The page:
b. Retention/Indwelling Catheter. This type of catheter is placed into the
bladder and secured there for a period of time. It is used following surgery, bladder
injury, or in bladder infections. It may also be used for an incontinent or nonresponsive
It provides continuous temporary or permanent drainage of urine.
It is used for gradual decompression of an over distended bladder.
It is used for intermittent drainage and irrigation.
(4) The most commonly used indwelling catheter is the Foley catheter. A
drainage tube and collection device are connected to the catheter. It has a balloon at
the distal end, which is inflated with sterile water or saline to prevent the catheter from
slipping out of the bladder. It is multi-lumened (having several passages within the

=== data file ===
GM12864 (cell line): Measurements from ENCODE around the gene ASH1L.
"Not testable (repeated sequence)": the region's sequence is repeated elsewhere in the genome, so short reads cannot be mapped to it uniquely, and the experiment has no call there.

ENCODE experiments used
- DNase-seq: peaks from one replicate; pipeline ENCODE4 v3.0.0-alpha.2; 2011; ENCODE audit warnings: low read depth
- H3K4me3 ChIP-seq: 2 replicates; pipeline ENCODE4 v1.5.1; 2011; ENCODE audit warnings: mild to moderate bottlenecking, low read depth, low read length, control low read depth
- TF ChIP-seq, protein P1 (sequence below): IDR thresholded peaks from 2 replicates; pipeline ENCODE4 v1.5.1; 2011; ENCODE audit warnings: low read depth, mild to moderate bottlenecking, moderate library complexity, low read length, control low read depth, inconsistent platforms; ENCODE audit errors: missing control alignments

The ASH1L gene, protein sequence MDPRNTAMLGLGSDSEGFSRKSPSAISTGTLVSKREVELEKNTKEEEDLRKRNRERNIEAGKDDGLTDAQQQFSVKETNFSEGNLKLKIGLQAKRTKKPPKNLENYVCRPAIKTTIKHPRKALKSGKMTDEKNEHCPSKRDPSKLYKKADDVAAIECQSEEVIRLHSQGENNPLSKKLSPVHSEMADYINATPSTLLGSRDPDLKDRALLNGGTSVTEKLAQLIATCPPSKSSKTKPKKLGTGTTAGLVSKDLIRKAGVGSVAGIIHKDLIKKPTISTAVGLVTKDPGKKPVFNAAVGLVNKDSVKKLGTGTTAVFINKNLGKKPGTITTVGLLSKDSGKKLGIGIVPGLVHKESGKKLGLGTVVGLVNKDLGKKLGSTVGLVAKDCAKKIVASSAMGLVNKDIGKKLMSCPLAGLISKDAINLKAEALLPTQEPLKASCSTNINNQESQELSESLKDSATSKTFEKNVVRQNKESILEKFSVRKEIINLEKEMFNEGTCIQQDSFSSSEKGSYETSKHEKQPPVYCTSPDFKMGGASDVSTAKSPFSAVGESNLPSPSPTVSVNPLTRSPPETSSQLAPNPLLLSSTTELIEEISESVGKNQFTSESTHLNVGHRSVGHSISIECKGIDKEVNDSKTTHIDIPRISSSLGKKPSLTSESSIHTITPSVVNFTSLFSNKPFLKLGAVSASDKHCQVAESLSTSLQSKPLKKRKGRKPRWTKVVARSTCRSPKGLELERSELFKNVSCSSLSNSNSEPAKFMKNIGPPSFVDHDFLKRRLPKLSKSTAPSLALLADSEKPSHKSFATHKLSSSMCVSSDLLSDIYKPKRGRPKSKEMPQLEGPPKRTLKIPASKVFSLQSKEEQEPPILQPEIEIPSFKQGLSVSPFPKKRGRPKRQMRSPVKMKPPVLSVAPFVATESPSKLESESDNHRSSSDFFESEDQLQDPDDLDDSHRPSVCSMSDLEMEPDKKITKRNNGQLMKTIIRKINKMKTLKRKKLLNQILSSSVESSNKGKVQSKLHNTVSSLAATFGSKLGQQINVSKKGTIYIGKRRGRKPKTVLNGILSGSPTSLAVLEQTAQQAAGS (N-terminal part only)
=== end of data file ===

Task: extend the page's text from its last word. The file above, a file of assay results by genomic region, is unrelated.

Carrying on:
catheter). One lumen provides a passage for fluid to inflate the balloon. This passage
may be self-sealing or may require a clamp. The second lumen is the passage through
which the urine drains. Some indwelling catheters have a third lumen for instilling
c. Supra Pubic Catheter. This type of catheter is inserted into the bladder
through a small incision above the pubic area. It is used for continuous drainage.
PREPARING FOR CATHETERIZATION
A catheter should be used only when absolutely necessary and the
catheterization procedure itself should be done only by trained personnel under sterile
conditions. Infection is a major risk of urinary catheterization.
a. Gather All Equipment.
(1) Disposable indwelling catheter kit. The kit contains the required
equipment needed for catheterization and is packaged to ensure that the equipment is
sterile. The kit includes the catheter, a drape, a receptacle to receive urine, materials to
clean the area of insertion, a lubricant, a specimen container, and sterile gloves.
Flashlight or lamp.
Urine collection bag.
Velcro leg strap or anchoring tape.
Waterproof pad or Chux.